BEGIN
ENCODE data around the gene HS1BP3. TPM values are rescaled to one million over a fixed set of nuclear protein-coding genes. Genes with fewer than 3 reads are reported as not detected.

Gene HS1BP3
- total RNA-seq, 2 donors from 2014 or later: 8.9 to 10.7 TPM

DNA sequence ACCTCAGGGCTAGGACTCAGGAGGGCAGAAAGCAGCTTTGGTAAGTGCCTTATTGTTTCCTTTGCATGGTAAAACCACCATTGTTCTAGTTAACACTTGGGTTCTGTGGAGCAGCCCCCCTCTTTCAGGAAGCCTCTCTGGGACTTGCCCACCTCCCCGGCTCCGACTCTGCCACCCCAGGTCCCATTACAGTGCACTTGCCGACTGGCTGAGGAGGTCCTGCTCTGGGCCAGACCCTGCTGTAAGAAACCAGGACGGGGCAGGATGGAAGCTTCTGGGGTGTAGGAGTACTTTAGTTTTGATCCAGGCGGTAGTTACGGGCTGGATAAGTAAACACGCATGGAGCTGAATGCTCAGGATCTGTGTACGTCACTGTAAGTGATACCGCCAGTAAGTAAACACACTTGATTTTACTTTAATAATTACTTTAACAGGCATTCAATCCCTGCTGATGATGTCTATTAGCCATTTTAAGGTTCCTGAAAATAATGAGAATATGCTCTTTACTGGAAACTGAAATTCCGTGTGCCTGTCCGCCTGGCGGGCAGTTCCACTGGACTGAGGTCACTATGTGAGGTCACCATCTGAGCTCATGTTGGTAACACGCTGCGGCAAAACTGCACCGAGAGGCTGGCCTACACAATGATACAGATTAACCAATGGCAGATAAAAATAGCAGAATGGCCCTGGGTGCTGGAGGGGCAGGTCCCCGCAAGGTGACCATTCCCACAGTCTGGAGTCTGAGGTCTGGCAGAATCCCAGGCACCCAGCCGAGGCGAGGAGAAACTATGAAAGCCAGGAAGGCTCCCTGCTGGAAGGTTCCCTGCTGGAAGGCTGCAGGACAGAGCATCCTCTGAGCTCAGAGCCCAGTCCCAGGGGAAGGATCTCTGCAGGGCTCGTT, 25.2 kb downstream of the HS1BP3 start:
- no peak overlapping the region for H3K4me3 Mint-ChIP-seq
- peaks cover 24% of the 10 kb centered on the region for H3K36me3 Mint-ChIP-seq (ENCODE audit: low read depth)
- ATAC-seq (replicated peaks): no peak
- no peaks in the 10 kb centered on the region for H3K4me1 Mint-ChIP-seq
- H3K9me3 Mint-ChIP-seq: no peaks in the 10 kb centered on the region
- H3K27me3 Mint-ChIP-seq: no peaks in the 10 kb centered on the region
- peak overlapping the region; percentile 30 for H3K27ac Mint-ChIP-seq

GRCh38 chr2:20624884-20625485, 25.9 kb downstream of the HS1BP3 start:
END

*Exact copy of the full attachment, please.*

ENCODE data around the gene HS1BP3. TPM values are rescaled to one million over a fixed set of nuclear protein-coding genes. Genes with fewer than 3 reads are reported as not detected.

Gene HS1BP3
- total RNA-seq, 2 donors from 2014 or later: 8.9 to 10.7 TPM

DNA sequence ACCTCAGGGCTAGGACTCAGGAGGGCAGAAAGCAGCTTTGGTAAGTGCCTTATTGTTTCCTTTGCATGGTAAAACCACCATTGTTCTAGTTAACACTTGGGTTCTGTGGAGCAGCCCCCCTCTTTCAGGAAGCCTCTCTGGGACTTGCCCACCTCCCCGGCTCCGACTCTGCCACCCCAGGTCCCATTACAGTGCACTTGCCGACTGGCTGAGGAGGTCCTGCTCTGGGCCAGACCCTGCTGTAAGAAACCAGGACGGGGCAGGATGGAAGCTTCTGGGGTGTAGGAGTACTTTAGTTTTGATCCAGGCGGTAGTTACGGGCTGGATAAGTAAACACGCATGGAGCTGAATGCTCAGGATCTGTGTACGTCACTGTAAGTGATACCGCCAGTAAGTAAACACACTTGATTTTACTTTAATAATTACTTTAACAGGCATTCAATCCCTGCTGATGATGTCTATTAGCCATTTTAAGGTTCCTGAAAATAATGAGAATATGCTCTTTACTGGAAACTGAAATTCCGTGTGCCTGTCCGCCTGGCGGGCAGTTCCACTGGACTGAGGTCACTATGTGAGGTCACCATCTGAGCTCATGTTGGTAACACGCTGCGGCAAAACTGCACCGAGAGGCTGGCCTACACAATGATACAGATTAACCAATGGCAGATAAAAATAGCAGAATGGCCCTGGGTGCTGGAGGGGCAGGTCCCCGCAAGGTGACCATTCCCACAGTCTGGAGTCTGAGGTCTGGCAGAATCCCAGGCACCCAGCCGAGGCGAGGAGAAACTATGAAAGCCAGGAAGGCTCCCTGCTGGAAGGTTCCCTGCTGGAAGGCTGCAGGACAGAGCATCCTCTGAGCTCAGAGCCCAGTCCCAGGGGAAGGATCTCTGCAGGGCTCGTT, 25.2 kb downstream of the HS1BP3 start:
- no peak overlapping the region for H3K4me3 Mint-ChIP-seq
- peaks cover 24% of the 10 kb centered on the region for H3K36me3 Mint-ChIP-seq (ENCODE audit: low read depth)
- ATAC-seq (replicated peaks): no peak
- no peaks in the 10 kb centered on the region for H3K4me1 Mint-ChIP-seq
- H3K9me3 Mint-ChIP-seq: no peaks in the 10 kb centered on the region
- H3K27me3 Mint-ChIP-seq: no peaks in the 10 kb centered on the region
- peak overlapping the region; percentile 30 for H3K27ac Mint-ChIP-seq

GRCh38 chr2:20624884-20625485, 25.9 kb downstream of the HS1BP3 start: